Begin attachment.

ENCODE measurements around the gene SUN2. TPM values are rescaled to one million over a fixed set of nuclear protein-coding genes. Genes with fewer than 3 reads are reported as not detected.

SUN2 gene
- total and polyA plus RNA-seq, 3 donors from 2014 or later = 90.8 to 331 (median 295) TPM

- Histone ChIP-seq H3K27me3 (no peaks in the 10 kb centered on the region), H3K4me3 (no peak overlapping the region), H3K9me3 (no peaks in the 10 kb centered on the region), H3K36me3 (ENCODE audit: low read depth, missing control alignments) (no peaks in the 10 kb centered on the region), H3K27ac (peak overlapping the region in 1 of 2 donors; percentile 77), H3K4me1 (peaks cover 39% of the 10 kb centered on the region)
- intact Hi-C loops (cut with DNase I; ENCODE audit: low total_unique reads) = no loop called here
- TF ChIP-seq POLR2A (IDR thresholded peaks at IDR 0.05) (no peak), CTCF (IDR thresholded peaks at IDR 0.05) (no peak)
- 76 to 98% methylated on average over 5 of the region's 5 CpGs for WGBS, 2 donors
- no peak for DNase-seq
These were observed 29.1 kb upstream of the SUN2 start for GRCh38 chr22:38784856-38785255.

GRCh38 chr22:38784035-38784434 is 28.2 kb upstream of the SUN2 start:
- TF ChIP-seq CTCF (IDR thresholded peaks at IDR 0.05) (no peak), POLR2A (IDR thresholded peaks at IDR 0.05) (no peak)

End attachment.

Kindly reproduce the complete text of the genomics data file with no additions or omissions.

ENCODE measurements around the gene SUN2. TPM values are rescaled to one million over a fixed set of nuclear protein-coding genes. Genes with fewer than 3 reads are reported as not detected.

SUN2 gene
- total and polyA plus RNA-seq, 3 donors from 2014 or later = 90.8 to 331 (median 295) TPM

- Histone ChIP-seq H3K27me3 (no peaks in the 10 kb centered on the region), H3K4me3 (no peak overlapping the region), H3K9me3 (no peaks in the 10 kb centered on the region), H3K36me3 (ENCODE audit: low read depth, missing control alignments) (no peaks in the 10 kb centered on the region), H3K27ac (peak overlapping the region in 1 of 2 donors; percentile 77), H3K4me1 (peaks cover 39% of the 10 kb centered on the region)
- intact Hi-C loops (cut with DNase I; ENCODE audit: low total_unique reads) = no loop called here
- TF ChIP-seq POLR2A (IDR thresholded peaks at IDR 0.05) (no peak), CTCF (IDR thresholded peaks at IDR 0.05) (no peak)
- 76 to 98% methylated on average over 5 of the region's 5 CpGs for WGBS, 2 donors
- no peak for DNase-seq
These were observed 29.1 kb upstream of the SUN2 start for GRCh38 chr22:38784856-38785255.

GRCh38 chr22:38784035-38784434 is 28.2 kb upstream of the SUN2 start:
- TF ChIP-seq CTCF (IDR thresholded peaks at IDR 0.05) (no peak), POLR2A (IDR thresholded peaks at IDR 0.05) (no peak)